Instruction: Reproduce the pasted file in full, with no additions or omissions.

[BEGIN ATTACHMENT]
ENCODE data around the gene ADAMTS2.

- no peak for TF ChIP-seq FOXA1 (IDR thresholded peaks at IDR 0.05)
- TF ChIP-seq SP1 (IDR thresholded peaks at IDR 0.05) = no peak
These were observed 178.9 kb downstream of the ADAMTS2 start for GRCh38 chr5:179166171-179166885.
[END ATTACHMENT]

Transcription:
ENCODE data around the gene ADAMTS2.

- no peak for TF ChIP-seq FOXA1 (IDR thresholded peaks at IDR 0.05)
- TF ChIP-seq SP1 (IDR thresholded peaks at IDR 0.05) = no peak
These were observed 178.9 kb downstream of the ADAMTS2 start for GRCh38 chr5:179166171-179166885.